Healing The Landscape

 Being custodian of a Grade 1 listed landscape brings with it many responsibilities, not least among these, the challenges instigated by the pathogens and predators of the plants found within. Add to these, the difficulties caused by increasing extremes of climate, flooding, drought and, until the last two year blip, mild damp winters, and we begin to recognise the problems inherent in holding the balance of an imposed ecology on the land.  In my early days gardening here at Shugborough, our main concerns in this area were dealing with honey fungus, blackspot and greenfly/blackfly infestations, all, in those reckless days of unawareness,  remedied by a spray or drench from the chemical store. More recently like many gardens countrywide, we’ve been hit by a growing number of "new" pests and diseases, Phytophthora Ramorum, Pseudomonas and Cameraria ohridella (Horse-chestnut leaf miner) to name but a few.  

Phytophthora ramorum infected Rhododendron

 The discovery of Phytophthora Ramorum (more commonly termed Sudden Oak Death) on a mature Beech tree along the main drive 4 years ago and the steps taken to contain it, brought me into contact with a whole new array of industry professionals. Representatives from the National Trust, Forest Research and DEFRA (now FERA)  amongst others all imparting their own informed take on what is rapidly becoming a worst case scenario for gardeners and landowners countrywide. Through the knowledge gleaned from these experts and adding this to my own perception of our landscape (19 years of hand and mind cultivating the soil here) I realised a new strategy was needed to remedy the impact of such assailants. It began to become clear that there was a sickness in the landscape, something was amiss, enabling the sudden rise in the success of these pathogens, and as countrywide more plants were being added to the susceptible list on an almost daily basis, it was obvious something had to change.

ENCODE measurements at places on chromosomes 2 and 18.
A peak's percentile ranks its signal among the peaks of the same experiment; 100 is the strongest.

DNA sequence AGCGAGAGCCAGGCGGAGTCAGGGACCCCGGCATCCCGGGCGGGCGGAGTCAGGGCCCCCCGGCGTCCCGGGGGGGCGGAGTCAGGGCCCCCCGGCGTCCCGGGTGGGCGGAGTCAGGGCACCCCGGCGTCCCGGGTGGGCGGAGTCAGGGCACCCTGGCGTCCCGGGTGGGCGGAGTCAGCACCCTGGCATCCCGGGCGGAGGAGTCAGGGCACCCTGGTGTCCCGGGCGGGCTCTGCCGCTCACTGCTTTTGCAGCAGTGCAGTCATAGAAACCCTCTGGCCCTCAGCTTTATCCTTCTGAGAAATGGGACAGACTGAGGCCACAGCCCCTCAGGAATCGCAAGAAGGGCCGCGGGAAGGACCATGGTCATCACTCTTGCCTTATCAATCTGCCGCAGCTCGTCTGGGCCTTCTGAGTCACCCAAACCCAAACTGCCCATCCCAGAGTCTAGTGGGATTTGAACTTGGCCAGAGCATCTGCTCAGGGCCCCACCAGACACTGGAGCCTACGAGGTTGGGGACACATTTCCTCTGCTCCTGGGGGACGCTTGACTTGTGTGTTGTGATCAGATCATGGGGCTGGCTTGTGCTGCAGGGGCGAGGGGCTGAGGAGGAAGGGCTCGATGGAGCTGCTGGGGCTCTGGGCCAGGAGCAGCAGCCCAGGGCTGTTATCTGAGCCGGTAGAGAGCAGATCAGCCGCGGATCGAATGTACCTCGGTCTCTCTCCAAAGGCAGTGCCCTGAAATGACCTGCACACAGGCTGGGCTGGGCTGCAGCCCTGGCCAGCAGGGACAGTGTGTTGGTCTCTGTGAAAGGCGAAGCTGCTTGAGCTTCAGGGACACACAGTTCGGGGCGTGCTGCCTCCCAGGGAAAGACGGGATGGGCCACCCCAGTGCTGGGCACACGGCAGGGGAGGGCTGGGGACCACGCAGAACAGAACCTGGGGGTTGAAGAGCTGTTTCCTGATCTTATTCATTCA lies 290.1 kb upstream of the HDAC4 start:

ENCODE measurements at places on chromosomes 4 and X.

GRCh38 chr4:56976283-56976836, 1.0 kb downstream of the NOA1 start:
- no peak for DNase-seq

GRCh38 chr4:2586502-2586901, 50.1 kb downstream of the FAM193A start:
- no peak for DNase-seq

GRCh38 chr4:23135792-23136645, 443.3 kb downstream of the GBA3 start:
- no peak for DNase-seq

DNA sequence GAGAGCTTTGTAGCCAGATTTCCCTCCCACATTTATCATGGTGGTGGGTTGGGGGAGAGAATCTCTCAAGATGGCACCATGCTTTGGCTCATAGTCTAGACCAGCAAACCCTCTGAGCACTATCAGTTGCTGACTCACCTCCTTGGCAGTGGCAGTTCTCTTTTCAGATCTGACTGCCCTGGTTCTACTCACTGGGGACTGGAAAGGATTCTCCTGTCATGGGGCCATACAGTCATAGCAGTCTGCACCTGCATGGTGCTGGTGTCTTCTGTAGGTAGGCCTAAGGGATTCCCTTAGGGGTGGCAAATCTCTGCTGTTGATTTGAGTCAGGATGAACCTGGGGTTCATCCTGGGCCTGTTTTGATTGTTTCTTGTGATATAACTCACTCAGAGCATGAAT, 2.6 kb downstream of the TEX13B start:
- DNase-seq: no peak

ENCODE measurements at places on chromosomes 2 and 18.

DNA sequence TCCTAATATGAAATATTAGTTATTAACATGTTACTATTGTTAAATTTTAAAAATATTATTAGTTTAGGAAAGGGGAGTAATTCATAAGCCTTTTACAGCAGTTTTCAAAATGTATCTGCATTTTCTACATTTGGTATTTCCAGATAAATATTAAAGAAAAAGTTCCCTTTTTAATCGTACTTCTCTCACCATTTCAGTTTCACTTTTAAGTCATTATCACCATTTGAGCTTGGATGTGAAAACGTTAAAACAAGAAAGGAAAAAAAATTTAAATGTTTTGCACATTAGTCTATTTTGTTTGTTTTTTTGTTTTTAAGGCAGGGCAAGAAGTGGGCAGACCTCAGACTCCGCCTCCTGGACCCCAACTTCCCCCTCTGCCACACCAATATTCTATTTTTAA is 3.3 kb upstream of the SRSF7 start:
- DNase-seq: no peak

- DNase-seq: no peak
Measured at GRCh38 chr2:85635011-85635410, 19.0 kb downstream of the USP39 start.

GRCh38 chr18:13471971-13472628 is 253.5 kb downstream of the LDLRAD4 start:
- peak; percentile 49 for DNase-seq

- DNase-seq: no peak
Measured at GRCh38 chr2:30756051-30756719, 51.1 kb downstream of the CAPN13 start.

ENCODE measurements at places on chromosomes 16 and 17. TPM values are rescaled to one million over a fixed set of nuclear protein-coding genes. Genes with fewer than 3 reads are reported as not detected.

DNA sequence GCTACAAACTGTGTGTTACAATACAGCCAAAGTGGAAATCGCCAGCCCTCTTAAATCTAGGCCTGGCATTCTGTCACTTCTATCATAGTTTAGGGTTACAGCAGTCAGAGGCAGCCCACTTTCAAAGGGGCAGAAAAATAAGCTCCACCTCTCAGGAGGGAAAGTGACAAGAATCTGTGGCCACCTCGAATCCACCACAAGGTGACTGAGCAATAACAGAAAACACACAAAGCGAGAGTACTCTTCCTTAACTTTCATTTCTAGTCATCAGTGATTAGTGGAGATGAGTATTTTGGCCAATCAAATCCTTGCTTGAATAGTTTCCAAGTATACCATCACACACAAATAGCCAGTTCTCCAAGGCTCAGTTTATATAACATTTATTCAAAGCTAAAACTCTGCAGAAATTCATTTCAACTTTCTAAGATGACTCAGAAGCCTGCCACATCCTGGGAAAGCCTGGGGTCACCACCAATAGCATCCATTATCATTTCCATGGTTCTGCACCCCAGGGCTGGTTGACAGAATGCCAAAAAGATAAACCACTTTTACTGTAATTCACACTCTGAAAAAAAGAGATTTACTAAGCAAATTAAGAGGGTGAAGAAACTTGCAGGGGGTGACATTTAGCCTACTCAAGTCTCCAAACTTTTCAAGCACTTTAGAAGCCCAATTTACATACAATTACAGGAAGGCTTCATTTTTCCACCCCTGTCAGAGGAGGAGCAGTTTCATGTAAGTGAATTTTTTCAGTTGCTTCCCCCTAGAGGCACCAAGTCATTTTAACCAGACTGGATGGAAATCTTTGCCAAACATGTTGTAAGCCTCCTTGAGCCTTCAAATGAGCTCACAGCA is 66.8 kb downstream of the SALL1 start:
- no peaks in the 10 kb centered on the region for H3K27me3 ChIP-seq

Extensive Phytophthora bleeds on a mature Beech

 My first thoughts were directed toward the recommended containment process for outbreaks of Phytophthora Ramorum which entailed the cutting back and burning of infected plants and any other susceptible species within a 5 metre radius of the initial infection. With Rhododendron ponticum recognised as its main host, the evergreen screen either side of our main drive had to be removed. This seemed like, and by many was perceived, as anti-gardening although its only intention was the prevention of the disease spreading and protecting the greater environment. It gave me a reputation as a "slash and burn" gardener and a “hater” of Rhododendrons, a label I know many in the same position have been given. Interestingly, I and a robin which accompanied me in this “exotic ” removal during that first winter found there was no life at all in the leaf litter beneath the expanse of this shrub’s cover, the ground below was significantly dead.